Capillary Electrophoresis with Electrospray Ionization Mass Spectrometric Detection for Single-Cell Metabolomics

Department of Chemistry and the Beckman Institute, University of Illinois, Urbana, Illinois 61801, USA.
Analytical Chemistry (Impact Factor: 5.83). 06/2009; 81(14):5858-64. DOI: 10.1021/ac900936g
Source: PubMed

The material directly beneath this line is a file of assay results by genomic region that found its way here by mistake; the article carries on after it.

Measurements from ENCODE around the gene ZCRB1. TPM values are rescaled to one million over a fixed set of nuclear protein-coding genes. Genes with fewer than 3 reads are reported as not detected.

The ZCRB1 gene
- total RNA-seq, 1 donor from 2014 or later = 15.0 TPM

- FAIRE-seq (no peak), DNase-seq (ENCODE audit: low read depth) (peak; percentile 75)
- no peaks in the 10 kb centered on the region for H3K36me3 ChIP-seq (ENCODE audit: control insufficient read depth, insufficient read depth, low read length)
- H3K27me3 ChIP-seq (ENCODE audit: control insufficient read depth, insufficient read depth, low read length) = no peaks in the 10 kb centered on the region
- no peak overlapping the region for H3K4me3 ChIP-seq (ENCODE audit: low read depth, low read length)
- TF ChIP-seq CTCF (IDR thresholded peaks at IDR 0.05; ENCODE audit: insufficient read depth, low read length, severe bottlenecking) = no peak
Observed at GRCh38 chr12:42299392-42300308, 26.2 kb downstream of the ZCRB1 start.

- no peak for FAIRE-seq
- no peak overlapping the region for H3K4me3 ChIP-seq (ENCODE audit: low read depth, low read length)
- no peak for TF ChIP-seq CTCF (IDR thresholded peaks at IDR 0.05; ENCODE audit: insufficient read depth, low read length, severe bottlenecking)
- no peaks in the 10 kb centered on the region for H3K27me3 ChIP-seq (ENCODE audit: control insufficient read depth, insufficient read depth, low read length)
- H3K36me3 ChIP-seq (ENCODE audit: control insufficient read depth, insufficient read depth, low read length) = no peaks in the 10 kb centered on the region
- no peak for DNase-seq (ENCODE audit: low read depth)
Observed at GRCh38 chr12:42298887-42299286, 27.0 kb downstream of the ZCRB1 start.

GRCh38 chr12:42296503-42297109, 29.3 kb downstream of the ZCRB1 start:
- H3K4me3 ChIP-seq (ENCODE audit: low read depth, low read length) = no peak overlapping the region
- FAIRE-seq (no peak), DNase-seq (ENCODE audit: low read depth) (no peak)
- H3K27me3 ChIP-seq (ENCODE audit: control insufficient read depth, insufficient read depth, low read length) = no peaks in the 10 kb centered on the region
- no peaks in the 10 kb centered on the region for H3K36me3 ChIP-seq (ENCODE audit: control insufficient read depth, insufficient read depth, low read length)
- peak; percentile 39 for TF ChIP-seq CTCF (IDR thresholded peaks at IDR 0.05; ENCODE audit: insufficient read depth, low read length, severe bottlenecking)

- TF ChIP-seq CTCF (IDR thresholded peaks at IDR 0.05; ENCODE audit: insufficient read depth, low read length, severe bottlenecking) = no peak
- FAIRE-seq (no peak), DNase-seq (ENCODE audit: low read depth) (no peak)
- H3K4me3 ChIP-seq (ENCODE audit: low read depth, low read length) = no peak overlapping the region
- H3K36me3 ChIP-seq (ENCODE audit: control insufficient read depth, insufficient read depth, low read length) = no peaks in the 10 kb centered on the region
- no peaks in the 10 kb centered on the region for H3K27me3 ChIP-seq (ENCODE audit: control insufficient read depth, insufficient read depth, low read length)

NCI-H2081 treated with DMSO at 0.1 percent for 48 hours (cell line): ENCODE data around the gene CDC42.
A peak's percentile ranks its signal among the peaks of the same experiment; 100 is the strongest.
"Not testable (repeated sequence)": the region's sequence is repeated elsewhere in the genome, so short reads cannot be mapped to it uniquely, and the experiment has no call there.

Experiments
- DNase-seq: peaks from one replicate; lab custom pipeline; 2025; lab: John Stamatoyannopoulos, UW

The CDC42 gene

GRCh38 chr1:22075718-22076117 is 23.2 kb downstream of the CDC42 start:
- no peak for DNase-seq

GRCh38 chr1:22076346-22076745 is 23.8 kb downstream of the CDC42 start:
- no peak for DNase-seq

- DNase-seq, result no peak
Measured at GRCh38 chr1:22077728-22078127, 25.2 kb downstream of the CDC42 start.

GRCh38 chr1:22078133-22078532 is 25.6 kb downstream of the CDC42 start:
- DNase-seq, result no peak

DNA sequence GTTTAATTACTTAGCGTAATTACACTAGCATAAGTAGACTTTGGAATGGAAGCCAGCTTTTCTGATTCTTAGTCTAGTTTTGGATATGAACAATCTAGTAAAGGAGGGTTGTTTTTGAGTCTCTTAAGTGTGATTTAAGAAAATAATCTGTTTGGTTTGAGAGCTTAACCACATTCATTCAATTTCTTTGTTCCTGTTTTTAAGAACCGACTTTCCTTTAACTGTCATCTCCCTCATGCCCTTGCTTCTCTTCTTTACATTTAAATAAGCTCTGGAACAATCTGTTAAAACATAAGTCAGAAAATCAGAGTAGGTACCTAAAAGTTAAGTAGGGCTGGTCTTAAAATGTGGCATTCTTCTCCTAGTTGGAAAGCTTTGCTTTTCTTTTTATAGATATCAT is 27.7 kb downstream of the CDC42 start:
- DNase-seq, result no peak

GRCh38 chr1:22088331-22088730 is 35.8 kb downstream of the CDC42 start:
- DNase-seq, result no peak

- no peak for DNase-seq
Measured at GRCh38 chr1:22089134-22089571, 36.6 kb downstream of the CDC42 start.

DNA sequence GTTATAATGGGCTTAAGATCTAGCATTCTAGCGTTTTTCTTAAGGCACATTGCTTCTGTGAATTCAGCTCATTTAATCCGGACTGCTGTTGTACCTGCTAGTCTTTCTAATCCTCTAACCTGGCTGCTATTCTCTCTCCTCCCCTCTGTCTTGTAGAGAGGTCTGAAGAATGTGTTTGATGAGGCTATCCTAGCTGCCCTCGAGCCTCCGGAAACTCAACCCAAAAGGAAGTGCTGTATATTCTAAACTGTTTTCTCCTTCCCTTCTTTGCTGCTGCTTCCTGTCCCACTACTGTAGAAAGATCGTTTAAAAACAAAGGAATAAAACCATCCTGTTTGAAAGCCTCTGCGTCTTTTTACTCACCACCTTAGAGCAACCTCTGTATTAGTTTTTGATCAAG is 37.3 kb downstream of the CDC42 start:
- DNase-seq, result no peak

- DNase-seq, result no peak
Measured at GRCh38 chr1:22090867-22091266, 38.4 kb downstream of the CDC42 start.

ABSTRACT A method that enables metabolomic profiling of single cells and subcellular structures is described using capillary electrophoresis coupled to electrospray ionization time-of-flight mass spectrometry. A nebulizer-free coaxial sheath-flow interface completes the circuit and provides a stable electrospray, yielding a signal with a relative standard deviation of under 5% for the total ion electropherogram. Detection limits are in the low nanomolar range (i.e., <50 nM (<300 amol)) for a number of cell-to-cell signaling molecules, including acetylcholine (ACh), histamine, dopamine, and serotonin. The instrument also yields high-efficiency separations, e.g., approximately 600,000 for eluting ACh bands. The utility of this setup for single-cell metabolomic profiling is demonstrated with identified neurons from Aplysia californica--the R2 neuron and metacerebral cell (MCC). Single-cell electropherograms are reproducible, with a large number of metabolites detected; more than 100 compounds yield signals of over 10(4) counts from the injection of only 0.1% of the total content from a single MCC. Expected neurotransmitters are detected within the cells (ACh in R2 and serotonin in MCC), as are compounds that have molecular masses consistent with all of the naturally occurring amino acids (except cysteine). Tandem MS using a quadrupole time-of-flight tandem mass spectrometer distinguishes ACh from isobaric compounds in the R2 neuron and demonstrates the ability of this method to characterize and identify metabolites present within single cells.

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